Oliver, Paul M. & Tom Parkin. 2014. A New Phasmid Gecko (Squamata: Diplodactylidae: Strophurus) from the Arnhem Plateau: more new Diversity in Rare Vertebrates from northern Australia. Zootaxa. 3878(1): 37–48.

Tuesday, October 21, 2014

[Ornithology • 2014] First Record of the Nesting Biology of the Red-vented Barbet, Megalaima lagrandieri (Aves: Piciformes: Megalaimidae), an Indochinese endemic


Fig. 4. A, Parent Red-vented Barbet Megalaima lagrandieri on the nesting hole.
B–F, with different food items: B, lizard Bronchocela smaragdina; C, figs; D, fruit of Knema sp.;
E, bush cricket Zabalius sp.; and F, cicada.

Abstract
We report on the nesting biology of the red-vented barbet (Megalaima lagrandieri) in its natural habitat in Loc Bac forest (southern Vietnam, Lam Dong Province). Two active nests containing nestlings and one nest in the process of excavation were observed during 2012 and 2013. Both parents participated in the provisioning of their brood throughout the day, making a maximum of 52 daily visits with food. The nestlings’ diets consisted of fleshy fruits, insects and spiders as well as vertebrates. Plant matter was added to the nestlings’ diet from the initial days of feeding, and its proportion increased over time. We provide a first description of the red-vented barbet nesting hole and comment on the hardness of the wood. A description of the two-week-old nestlings is also provided.

Key words. Asian barbets, cavity nesting, Brinell’s test, frugivory, nestling period


Vitaly L. Trounov and Anna B. Vasilieva. 2014. First Record of the Nesting Biology of the Red-vented Barbet, Megalaima lagrandieri (Aves: Piciformes: Megalaimidae), an Indochinese endemic. RAFFLES BULLETIN OF ZOOLOGY. 62: 671–678

[Paleontology • 2014] Maaradactylus kellneri • A New toothed Pterosaur (Pterodactyloidea: Anhangueridae) from the Early Cretaceous Romualdo Formation, NE Brazil


Maaradactylus kellneri 
Bantim, Saraiva, Oliveira & Sayão, 2014
A new species of pterosaur, discovered from the northeastern Brazil, distinguished from others by numerous teeth and the size of the crest, which occupies 40% of its skull.
Illustration: Maurilio Oliveira

Abstract

A new species of pterosaur, Maaradactylus kellneri gen. nov., sp. nov. (Archosauria: Pterosauria) from the Romualdo Formation (Aptian/Albian), is herein described. The specimen (MPSC R 2357) was found at Sítio São Gonçalo, Santana do Cariri city (State of Ceará, northeast Brazil) and consists of the skull, atlas and axis, and represents one of the largest skulls of the Anhangueridae from the Araripe Basin described. The autapomorphies of the new pterosaur include the following characters: a premaxillary sagittal crest that is relatively long and high, beginning at the anterior part of the skull (rostrum) and extending to the 22nd pair of alveoli, not covering the nasoantorbital fenestra or the choanaes, and also the presence of 35 pairs of alveoli; smooth palatal ridge, which starts on the 5th pair of alveoli and ends on the 13th pair; palate is convex shaped in the anterior region; choanae not extending laterally; small and convex palatal elevation; the 5th, 6th and 7th alveoli smaller than the 4th and 8th; the alveoli decreasing in size from the 9th to the 12th and increasing from the 13th to 18th, and from the 18th to the 35th they are arranged in triplets. Furthermore, the lateral surface of the premaxillary crest shows grooves and tridimensional structures that may have housed blood vessels.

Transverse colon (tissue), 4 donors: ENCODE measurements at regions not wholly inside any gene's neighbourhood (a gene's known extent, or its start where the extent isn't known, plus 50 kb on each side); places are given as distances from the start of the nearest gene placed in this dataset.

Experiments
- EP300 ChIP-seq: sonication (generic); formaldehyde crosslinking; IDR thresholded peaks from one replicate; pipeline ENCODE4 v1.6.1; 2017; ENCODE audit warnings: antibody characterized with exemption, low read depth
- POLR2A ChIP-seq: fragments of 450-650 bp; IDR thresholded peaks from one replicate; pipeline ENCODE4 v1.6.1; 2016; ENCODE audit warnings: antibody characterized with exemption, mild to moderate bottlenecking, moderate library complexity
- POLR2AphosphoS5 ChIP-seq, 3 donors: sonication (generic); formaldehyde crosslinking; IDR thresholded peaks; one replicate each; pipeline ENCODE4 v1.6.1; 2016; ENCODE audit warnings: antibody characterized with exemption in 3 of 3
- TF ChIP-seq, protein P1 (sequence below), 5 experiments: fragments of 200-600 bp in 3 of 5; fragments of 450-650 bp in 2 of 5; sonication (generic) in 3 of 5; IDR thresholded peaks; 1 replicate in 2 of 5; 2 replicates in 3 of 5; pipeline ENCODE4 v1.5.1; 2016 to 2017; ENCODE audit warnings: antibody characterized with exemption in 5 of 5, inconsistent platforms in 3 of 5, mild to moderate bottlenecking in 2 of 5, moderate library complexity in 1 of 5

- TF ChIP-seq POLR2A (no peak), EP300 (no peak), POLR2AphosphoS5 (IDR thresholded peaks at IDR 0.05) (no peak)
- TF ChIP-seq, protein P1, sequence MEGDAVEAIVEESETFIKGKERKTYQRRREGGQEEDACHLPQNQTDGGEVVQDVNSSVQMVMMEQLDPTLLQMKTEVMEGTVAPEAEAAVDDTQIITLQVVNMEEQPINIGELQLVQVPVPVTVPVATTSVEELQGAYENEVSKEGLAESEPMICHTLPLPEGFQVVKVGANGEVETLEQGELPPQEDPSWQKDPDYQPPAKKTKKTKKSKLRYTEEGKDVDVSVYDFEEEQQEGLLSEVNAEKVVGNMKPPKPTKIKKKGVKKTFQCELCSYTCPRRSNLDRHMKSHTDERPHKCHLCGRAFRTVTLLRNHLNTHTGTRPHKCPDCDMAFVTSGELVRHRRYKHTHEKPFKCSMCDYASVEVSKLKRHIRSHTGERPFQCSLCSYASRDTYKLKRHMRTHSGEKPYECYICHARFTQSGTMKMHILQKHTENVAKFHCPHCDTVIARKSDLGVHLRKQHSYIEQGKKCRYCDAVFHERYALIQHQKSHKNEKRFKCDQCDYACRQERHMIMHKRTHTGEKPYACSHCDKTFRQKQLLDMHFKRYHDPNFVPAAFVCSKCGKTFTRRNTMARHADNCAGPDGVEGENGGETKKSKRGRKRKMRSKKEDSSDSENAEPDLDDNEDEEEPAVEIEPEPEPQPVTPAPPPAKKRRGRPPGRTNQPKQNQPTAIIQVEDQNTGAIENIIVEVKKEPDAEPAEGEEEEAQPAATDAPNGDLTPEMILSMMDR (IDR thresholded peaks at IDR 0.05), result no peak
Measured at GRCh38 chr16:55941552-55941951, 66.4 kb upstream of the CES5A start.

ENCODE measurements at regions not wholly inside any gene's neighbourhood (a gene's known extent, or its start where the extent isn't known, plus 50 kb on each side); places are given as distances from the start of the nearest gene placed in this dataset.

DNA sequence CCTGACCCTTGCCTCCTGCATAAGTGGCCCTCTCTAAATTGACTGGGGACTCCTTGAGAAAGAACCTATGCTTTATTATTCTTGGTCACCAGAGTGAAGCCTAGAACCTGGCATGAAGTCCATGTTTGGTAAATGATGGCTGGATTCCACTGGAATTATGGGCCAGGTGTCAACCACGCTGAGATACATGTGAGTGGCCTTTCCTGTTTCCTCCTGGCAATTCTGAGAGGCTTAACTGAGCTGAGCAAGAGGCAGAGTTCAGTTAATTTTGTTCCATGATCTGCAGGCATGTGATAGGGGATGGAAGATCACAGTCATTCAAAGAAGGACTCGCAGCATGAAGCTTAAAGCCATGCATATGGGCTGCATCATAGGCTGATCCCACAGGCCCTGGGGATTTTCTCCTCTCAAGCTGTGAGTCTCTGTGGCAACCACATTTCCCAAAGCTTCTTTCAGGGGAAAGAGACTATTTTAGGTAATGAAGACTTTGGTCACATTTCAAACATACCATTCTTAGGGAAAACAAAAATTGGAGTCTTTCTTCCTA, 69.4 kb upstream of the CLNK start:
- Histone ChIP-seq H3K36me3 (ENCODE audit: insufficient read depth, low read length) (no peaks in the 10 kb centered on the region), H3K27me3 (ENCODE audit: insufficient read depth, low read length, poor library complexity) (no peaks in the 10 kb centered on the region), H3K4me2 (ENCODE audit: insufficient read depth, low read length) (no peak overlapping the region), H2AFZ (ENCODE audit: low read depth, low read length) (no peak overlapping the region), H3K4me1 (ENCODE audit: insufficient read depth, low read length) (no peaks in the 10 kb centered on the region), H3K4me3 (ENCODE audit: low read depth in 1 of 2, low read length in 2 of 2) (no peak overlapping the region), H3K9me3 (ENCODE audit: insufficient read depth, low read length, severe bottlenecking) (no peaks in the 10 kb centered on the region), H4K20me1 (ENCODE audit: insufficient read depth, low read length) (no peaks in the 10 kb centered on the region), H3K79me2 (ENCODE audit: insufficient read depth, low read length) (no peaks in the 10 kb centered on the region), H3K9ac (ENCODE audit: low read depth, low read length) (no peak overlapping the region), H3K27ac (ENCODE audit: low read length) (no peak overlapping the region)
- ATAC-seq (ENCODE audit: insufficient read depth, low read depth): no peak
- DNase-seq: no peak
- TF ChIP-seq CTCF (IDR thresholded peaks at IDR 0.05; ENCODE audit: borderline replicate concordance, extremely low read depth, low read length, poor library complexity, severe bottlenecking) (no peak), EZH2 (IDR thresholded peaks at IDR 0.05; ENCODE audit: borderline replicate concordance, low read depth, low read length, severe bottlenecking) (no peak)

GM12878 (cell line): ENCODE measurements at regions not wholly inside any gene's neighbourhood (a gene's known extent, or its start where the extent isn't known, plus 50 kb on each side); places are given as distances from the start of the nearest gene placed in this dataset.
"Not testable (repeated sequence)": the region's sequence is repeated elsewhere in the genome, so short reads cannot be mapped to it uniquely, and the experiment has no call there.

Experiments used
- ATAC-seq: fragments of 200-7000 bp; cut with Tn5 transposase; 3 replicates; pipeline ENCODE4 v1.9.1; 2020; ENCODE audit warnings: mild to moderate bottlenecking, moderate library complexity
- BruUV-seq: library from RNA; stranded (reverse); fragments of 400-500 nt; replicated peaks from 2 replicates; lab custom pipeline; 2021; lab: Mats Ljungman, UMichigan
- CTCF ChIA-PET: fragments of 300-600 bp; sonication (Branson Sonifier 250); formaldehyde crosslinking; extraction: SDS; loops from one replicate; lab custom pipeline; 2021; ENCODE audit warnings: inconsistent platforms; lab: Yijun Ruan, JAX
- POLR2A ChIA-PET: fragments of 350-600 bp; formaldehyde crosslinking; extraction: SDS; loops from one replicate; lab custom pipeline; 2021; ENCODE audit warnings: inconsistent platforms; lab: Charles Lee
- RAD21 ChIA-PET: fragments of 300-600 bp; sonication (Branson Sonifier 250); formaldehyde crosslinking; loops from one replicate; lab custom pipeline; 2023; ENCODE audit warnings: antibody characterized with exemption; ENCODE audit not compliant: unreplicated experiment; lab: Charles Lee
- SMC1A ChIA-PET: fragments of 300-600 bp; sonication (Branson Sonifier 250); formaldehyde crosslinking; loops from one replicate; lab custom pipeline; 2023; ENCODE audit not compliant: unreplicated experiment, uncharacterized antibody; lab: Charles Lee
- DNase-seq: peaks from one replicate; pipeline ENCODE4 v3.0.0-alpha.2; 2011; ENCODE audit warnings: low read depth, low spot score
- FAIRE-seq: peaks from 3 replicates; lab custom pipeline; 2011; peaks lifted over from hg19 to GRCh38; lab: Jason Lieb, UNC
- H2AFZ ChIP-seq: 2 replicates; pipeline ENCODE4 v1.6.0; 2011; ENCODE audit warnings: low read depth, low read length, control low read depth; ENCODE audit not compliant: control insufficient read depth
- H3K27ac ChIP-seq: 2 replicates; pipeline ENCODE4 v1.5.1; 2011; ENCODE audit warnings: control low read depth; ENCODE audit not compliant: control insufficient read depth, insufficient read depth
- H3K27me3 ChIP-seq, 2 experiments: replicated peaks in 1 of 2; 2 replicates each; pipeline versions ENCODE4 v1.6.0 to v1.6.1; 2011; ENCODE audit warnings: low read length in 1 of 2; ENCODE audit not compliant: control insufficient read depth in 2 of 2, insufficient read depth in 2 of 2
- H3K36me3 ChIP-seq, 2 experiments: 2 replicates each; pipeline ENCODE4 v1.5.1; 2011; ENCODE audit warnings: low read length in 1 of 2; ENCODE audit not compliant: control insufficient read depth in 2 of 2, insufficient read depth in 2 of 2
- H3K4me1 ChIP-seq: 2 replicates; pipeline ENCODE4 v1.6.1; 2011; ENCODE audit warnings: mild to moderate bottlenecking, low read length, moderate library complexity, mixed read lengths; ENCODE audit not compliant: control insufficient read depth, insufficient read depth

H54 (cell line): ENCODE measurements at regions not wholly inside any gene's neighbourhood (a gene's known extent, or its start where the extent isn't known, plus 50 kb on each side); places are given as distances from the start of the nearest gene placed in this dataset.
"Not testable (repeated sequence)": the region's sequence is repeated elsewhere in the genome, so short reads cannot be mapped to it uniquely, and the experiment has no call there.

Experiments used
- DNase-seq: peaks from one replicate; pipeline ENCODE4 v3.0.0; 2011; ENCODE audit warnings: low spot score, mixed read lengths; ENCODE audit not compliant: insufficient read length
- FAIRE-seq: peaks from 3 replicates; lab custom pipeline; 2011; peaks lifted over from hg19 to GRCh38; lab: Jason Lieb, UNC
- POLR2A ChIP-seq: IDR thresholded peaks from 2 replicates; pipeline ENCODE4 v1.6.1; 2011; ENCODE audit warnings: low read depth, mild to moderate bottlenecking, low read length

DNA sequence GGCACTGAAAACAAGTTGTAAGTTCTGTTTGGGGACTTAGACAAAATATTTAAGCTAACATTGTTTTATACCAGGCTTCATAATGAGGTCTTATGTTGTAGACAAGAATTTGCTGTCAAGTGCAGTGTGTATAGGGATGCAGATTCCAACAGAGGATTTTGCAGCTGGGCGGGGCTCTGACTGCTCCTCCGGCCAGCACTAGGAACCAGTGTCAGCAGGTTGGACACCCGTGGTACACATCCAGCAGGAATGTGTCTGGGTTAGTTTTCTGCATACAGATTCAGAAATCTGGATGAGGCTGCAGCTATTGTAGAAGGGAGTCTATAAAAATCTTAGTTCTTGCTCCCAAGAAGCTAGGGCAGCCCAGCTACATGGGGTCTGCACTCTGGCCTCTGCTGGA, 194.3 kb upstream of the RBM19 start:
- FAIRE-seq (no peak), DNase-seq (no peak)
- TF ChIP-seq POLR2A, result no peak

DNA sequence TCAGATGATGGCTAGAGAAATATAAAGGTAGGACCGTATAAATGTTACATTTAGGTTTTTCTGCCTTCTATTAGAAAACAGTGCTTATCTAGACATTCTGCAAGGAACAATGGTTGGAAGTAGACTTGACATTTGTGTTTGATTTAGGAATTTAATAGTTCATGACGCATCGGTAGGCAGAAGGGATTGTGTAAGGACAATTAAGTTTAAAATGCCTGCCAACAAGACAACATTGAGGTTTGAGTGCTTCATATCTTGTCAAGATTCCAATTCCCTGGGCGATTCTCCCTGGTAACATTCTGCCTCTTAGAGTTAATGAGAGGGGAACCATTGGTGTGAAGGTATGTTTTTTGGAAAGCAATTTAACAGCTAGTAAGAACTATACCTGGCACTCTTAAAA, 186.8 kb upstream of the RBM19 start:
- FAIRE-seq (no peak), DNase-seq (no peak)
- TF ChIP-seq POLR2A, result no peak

Keywords: Pterosauria, Anhangueridae, Araripe Basin, Romualdo Formation, Brazil





The generic name refers to Maara, in the legends of the Cariri the daughter of a chief, by sorcery changed into a river monster with long teeth, devouring fishermen. The suffix ~dactylus is common in the names of pterosaurs and is derived from Greek δάκτυλος, daktylos, "finger", referring to the long (fourth) wing finger. The specific name honours Alexander Kellner, Brazil's foremost pterosaur expert.

  




 Renan A. M. Bantim, Antônio A. F. Saraiva, Gustavo R. Oliveira and Juliana M. Sayão. 2014. A New toothed Pterosaur (Pterodactyloidea: Anhangueridae) from the Early Cretaceous Romualdo Formation, NE Brazil. Zootaxa. 3869 (3): 201–223. doi: dx.doi.org/10.11646/zootaxa.3869.3.1.